Bartenders and bar backs make up an important part of the venue staff. This one is pretty self explanatory. Bar sales are important to the financial success of a show this size.
During the winter months, there is usually a small staff of coat check people who handle the coat closet during the show. This one is also pretty self explanatory, but it’s another position that exists.
Some local venues have people on hand that can do merch. Not every band takes a merch person on tour with them (especially bands who are playing 500 capacity rooms). Local merch people are often enlisted to come work shows. The band’s TM will help set up the merch and pay the merch person in cash at the end of the night.
Many venues have production interns or office interns. Right now I am the operations intern at The Sinclair. It has been a great opportunity for me to learn about different financial aspects of the venue, as well as many other assets that make the show run smoothly. Interning can also lead into merch gigs, or future jobs.
How do I go about getting a job at a venue?
It can be tough to get a job at a venue, especially one that is only 500 capacity. The key is to make connections with people working at the venue or associated with the venue. For my first job, I got lucky. I searched the venue on Linkedin and messaged the first person who came up. You could take that approach, but in most cases it’ll be easier if you know somebody who works there.
How do I make connections with people working at a venue where I want to work?
Go to a show and talk to people working at the venue. Say you want to do merch, and you happen to attend a show where the person selling merch is a local seller. Ask them how they got their job, and ask them how you might be able to get involved. You can ask these same questions to anyone working in the box office or working security. Most importantly, get their contact info and follow up with them. After following up, keep in touch with them.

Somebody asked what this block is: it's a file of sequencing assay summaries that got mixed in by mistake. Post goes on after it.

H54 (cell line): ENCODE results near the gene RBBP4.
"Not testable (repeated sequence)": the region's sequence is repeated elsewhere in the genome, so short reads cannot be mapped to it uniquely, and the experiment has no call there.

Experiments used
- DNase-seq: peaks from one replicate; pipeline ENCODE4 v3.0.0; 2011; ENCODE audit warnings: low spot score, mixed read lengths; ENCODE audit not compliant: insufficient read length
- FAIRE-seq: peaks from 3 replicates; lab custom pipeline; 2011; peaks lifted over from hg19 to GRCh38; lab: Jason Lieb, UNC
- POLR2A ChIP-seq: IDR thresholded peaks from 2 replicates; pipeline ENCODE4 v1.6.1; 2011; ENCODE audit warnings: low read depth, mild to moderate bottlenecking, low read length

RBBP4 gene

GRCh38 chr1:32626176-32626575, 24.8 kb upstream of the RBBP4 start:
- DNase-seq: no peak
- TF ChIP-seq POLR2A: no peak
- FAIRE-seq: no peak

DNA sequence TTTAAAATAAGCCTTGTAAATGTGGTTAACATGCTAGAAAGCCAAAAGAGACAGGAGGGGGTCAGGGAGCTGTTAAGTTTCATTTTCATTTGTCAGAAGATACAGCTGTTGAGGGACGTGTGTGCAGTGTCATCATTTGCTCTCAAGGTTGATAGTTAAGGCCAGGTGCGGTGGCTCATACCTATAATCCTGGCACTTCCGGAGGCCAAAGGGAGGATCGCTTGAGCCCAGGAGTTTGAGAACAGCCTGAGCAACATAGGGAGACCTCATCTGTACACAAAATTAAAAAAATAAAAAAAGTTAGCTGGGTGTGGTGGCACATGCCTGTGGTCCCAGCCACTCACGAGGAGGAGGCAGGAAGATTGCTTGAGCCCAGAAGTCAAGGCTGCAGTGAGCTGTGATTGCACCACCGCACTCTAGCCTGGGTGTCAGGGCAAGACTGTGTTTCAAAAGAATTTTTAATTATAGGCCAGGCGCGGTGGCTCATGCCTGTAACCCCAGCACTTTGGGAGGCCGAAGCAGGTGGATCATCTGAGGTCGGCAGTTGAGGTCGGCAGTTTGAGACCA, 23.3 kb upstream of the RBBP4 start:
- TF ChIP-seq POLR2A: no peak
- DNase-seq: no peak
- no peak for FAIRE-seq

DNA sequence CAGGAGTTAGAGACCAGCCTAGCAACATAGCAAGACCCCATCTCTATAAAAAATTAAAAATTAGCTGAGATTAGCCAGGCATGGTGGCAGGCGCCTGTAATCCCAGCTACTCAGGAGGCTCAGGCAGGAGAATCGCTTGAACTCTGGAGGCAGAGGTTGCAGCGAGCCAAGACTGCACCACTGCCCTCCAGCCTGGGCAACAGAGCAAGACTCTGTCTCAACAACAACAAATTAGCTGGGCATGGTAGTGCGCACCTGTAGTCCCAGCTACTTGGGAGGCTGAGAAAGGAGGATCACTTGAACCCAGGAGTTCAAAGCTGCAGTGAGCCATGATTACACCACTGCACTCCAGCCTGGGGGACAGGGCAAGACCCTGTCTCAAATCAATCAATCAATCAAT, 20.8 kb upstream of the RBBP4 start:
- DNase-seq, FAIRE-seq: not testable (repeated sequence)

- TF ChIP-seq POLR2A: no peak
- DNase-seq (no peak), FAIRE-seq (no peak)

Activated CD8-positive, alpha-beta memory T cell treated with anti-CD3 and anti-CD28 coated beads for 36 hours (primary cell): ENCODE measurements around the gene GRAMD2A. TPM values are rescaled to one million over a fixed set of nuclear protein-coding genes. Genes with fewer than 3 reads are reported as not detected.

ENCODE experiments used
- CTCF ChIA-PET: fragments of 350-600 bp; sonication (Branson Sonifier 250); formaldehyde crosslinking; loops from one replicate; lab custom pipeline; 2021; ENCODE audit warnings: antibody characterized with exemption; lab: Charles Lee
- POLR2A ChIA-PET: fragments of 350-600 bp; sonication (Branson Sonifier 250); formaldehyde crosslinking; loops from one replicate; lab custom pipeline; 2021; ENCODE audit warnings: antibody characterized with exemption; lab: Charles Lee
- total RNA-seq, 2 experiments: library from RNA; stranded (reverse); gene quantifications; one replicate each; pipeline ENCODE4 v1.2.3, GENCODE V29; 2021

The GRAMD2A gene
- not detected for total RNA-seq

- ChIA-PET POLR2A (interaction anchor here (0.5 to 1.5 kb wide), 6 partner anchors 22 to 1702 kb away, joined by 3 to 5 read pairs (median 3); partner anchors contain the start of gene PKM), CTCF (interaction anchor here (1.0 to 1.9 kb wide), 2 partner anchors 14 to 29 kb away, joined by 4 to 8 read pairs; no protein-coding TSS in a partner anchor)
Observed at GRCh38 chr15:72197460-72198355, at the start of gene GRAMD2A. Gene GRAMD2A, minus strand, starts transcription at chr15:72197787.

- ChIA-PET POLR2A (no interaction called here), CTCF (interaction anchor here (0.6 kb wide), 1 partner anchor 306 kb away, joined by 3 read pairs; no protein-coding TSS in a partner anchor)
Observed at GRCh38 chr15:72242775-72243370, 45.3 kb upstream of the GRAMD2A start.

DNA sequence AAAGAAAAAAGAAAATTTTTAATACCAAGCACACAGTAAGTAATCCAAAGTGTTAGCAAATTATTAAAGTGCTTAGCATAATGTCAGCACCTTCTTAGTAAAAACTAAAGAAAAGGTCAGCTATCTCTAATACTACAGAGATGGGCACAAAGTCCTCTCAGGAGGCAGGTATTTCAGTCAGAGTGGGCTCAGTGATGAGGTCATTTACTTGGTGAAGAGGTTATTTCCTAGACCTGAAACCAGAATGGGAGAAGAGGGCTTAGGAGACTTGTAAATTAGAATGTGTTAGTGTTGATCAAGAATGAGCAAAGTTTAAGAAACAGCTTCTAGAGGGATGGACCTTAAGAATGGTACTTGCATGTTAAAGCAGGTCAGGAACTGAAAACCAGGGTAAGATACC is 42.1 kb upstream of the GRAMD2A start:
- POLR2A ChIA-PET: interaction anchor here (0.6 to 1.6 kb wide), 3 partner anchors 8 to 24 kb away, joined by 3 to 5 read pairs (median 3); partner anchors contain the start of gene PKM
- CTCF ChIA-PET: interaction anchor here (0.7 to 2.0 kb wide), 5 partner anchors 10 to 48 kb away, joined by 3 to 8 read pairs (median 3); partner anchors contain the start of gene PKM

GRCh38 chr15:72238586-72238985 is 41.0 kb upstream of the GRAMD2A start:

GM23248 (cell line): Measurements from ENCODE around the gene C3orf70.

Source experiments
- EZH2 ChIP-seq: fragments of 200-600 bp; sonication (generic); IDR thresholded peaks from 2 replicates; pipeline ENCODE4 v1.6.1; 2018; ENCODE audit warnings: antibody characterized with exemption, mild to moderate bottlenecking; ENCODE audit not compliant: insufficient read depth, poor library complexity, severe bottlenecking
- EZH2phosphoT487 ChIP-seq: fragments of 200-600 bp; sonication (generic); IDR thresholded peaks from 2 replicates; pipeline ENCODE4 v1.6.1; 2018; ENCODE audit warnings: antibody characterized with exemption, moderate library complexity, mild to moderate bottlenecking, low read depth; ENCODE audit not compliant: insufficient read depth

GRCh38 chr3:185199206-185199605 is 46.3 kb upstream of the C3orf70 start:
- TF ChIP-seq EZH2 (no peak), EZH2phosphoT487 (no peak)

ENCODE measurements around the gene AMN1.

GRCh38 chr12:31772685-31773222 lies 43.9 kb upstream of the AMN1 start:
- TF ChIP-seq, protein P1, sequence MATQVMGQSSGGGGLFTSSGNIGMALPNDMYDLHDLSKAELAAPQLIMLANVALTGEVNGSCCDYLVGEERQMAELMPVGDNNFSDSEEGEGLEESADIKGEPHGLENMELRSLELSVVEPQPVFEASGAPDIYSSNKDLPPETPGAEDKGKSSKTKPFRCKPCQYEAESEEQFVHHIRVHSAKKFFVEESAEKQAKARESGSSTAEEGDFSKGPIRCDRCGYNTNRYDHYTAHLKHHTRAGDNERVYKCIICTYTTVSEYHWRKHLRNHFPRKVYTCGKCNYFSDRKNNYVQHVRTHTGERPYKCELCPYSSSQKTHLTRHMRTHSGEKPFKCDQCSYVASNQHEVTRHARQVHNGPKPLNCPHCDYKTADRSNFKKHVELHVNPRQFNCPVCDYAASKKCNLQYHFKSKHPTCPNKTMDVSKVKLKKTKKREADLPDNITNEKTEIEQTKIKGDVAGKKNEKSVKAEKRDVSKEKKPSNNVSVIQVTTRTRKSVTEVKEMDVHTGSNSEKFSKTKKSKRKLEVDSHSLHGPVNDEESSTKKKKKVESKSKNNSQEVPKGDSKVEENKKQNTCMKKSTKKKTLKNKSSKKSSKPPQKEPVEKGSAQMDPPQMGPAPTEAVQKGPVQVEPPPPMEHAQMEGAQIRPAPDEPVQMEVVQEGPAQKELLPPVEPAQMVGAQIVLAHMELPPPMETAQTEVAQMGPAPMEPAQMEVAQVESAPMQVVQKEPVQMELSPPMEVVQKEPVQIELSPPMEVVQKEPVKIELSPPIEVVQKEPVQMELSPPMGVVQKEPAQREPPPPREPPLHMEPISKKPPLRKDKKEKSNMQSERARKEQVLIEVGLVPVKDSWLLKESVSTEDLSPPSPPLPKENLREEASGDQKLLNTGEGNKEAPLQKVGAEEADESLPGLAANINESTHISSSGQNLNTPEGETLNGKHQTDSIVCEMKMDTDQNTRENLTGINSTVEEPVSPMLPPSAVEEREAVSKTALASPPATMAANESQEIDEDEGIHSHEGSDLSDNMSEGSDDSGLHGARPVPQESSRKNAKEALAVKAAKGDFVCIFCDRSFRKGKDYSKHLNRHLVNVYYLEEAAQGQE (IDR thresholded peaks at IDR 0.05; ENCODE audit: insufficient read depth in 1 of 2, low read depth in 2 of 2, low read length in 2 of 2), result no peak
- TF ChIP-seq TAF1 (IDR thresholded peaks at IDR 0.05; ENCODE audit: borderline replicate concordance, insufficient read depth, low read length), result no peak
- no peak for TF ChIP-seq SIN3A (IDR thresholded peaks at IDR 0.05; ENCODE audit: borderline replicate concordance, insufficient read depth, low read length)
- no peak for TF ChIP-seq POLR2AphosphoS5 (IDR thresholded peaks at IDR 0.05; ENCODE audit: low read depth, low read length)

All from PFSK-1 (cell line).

What if I don’t have any experience?
That’s ok. It’s really key to be confident here. One saying I love to use which I first heard from Lisa Brownlee (Vans Warped Tour Tour Manager) is “fake it until you make it.” Even if you aren’t sure exactly what you’re doing, just have confidence and ask as many questions as you can. Don’t lie about your experience, but just trust that somebody will be there to help you learn if you approach the situation correctly. When I first started working in the box office, I didn’t know anything. Same with security, coat check, and merch. You learn to get better over time as long as you are willing to work hard and ask questions.
If you guys have any other questions or want to add anything to this post, feel free to hit me up. I have worked box office, coat check, security, operations (intern), and merch at venues so I can help answer any questions. I will also be posting an interview with The Sinclair’s production manager very soon, so look out for that if you are interested in learning more about production.
Songwriting is a collaborative process. It’s very rare that one person is responsible for creating a song from start to finish. When you write with like-minded artists amazing things can happen. Coalition’s Artist in Residence Sean Kelly gave our Artist Entrepreneur program, CMAE, tips for making the collaboration process flow smoothly…